- A good dog can complete your family; a bad dog can ruin your day.
- You can’t spend your life pleasing everyone.
- The world won’t end if you stand up for yourself.
- I am just fine as I am.
- Anxiety is a waste of time.
- Nothing is set in stone; everything changes.
- Pursue your dreams right now. There is never a perfect time to follow your passion.
- It’s all right to make a mistake; I don’t have to be perfect all the time.
- It’s all right to put my needs first.
- The most difficult tasks are easier if I break them down into manageable chunks.
- Watching a child grow up is like reading a good novel. There’s a lot of plot twists and turns, but you end up with an amazing story.
- Sometimes, you need to fail in order to succeed.
- Don’t worry what anyone thinks.
- The only way to be a writer is to write.
- Ideas are everywhere.
“Forgive me, Father. for I have sinned. It has been 25 days since my last post.”
I am not Catholic, so I do not answer to the Father, the Son, and the Holy Spirit, but my writing has its own trinity: the Dissertation, the Novel, and the Blog.
This month, I have written 30 pages of my dissertation. After wading through countless research studies on the Response-to-Intervention model and research-based instructional practices and then dissecting them for my dissertation, I find that I don’t have much left for either the novel or the blog. I have an outline for my novel, so even if I am not inspired, I can sit down and write. My idea is developing, so I can figure out something to write about, but so far, I have only written seven pages.
Unfortunately, once I am finished working on my dissertation and my novel, I don’t seem to have much left to say in my blog. I struggled at the beginning of this month with my blogging identity. I can’t seem to figure out what my niche should be. I am not writing about fashion, or living on a farm, or pop culture. I am not sure I want to have a niche, even though I know that would increase my followers. I quit working on the blog entirely, because of this conundrum. What is my blogging identity?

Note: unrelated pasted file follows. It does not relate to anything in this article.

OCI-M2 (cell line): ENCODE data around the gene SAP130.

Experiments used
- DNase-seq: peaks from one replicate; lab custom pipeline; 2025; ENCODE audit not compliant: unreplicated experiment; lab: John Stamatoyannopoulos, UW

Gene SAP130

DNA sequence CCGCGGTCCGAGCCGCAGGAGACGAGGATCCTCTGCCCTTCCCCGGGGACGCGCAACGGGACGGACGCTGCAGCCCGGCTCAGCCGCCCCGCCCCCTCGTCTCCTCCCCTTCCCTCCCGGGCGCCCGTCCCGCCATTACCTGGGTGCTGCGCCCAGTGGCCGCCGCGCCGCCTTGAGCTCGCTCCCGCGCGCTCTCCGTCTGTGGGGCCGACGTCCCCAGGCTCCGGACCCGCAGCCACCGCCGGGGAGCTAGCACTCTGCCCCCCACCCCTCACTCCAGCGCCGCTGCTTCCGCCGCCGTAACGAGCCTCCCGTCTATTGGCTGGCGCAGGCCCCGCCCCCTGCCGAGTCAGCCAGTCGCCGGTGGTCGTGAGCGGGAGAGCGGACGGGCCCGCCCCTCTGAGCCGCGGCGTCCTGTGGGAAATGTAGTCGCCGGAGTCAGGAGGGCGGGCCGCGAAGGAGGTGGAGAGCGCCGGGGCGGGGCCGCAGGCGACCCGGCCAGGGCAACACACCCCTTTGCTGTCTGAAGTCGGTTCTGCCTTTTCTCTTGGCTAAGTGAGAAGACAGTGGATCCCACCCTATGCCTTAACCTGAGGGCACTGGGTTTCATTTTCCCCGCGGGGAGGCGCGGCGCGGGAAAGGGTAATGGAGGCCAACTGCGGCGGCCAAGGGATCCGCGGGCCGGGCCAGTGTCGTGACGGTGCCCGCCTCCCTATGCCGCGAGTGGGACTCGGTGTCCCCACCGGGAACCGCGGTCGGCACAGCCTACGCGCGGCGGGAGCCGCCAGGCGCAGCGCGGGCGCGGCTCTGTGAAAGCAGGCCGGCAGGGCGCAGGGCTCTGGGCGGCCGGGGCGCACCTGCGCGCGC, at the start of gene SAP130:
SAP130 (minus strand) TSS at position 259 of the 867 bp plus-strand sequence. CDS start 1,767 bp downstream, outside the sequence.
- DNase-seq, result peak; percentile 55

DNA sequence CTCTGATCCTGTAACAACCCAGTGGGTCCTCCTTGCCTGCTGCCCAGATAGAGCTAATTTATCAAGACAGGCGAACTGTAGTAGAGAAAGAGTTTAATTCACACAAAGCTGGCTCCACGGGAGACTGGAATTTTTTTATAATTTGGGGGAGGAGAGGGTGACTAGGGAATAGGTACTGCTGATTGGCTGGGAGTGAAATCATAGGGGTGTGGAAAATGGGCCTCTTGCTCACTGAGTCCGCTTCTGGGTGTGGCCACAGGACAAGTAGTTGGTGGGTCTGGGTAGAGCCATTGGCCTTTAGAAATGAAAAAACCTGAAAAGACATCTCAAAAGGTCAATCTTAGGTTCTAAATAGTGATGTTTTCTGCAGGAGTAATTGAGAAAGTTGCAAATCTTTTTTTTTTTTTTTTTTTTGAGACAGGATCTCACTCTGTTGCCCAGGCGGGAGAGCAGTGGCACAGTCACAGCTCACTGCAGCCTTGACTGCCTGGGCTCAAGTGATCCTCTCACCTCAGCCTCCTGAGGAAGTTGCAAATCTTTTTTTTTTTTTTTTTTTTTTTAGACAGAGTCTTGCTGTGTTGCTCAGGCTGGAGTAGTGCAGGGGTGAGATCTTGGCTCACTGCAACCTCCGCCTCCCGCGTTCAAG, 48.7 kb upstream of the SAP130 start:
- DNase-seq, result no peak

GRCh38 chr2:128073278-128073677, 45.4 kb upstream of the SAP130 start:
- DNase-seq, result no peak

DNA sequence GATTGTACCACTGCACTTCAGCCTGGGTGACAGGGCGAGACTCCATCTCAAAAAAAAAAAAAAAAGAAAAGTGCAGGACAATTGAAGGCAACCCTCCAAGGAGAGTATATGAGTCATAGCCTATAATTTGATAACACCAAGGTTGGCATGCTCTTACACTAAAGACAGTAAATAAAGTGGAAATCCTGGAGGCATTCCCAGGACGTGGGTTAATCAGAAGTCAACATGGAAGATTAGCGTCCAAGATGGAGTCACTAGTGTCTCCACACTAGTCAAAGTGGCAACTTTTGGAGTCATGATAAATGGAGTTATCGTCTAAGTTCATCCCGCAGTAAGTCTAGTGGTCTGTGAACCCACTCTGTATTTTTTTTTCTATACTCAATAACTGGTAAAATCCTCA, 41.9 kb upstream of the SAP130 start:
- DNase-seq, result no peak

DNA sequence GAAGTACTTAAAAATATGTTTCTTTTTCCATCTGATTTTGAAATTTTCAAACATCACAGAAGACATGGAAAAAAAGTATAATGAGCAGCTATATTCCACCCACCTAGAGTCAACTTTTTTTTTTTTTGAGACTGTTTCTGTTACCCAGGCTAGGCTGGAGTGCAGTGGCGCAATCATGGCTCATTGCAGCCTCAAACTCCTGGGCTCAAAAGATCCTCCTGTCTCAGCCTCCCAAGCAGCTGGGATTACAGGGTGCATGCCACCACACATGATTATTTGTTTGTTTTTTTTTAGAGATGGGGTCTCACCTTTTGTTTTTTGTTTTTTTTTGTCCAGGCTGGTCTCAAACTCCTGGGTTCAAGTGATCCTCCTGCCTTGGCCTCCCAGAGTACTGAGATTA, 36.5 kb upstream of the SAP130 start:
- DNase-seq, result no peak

I kept coming back to the title of my blog–“Beginning Again.” When I started my blog, the title defined this era of my life. I was at the end of my teaching job and wondering about changing careers. I was at a turning point in my life. I thought about all the things I like to do and writing is one of my favorite things to do. I began to work on developing my identity as a writer. Writing is the one thing I come back to again and again. I can be away from it for years, but I always pick it up again. So, I am a year into this exploration of writing. Can I still say I am beginning again?
Then, I thought that we’re all beginning again every day. Every day, we wake up and we begin again. We have new choices to make and consequences to face. Our lives are always changing. Every day, I wake up and tell myself, “Today I will write.” And I do. Maybe, it’s not on my blog, but I am writing something–my journal, my dissertation, my novel. But I begin every day with that commitment to myself. In other areas of my life, I wake up and make a similar commitment to myself. My commitment is not for tomorrow or next year or ten years from now. It is for today. “Today, I will…”